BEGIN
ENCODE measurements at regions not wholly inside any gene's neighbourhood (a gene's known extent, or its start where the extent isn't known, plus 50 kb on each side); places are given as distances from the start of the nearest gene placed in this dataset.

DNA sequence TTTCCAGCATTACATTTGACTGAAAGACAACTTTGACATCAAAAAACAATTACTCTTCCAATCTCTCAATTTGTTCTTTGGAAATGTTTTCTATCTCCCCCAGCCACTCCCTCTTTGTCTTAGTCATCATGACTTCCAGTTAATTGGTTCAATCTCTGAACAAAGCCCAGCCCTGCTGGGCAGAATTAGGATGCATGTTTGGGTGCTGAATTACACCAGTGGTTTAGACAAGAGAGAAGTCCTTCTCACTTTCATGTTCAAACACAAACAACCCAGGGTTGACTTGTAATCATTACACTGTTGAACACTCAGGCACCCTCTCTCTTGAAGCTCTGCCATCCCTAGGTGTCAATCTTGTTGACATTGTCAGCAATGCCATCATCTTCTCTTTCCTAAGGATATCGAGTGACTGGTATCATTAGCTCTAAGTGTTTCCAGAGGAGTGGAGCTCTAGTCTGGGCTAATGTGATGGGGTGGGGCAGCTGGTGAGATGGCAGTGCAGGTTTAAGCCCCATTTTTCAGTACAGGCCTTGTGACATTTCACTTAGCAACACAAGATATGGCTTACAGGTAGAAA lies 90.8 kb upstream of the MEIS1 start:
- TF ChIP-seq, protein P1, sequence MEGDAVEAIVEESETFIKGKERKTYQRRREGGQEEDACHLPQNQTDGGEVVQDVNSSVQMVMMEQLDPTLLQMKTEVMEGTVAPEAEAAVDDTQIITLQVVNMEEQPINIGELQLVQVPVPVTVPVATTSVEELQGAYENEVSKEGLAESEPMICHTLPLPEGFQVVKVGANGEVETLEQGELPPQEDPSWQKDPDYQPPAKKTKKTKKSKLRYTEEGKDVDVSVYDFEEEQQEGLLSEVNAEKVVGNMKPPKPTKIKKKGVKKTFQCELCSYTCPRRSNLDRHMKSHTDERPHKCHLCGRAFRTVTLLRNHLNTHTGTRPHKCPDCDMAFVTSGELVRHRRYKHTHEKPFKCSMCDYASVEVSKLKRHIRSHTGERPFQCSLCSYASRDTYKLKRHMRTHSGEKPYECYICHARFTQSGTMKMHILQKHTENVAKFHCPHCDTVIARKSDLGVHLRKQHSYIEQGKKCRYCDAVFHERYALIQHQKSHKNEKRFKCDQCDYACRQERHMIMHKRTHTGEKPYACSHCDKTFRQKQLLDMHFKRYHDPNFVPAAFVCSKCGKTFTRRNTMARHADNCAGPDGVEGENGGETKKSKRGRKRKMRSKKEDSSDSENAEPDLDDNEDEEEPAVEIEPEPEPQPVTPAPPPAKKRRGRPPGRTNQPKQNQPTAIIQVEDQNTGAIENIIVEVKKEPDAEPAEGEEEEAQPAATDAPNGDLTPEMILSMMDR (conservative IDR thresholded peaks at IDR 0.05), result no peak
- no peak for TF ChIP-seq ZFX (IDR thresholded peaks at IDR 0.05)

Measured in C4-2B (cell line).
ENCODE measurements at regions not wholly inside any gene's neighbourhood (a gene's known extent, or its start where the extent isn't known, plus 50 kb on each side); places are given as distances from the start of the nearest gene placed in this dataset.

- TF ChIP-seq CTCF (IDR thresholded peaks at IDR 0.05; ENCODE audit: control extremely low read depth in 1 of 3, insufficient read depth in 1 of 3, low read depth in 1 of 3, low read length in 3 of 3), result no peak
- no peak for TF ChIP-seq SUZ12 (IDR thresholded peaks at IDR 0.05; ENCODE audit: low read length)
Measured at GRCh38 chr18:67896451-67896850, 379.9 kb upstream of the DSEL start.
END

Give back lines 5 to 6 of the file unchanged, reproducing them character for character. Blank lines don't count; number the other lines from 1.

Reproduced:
Measured in C4-2B (cell line).
ENCODE measurements at regions not wholly inside any gene's neighbourhood (a gene's known extent, or its start where the extent isn't known, plus 50 kb on each side); places are given as distances from the start of the nearest gene placed in this dataset.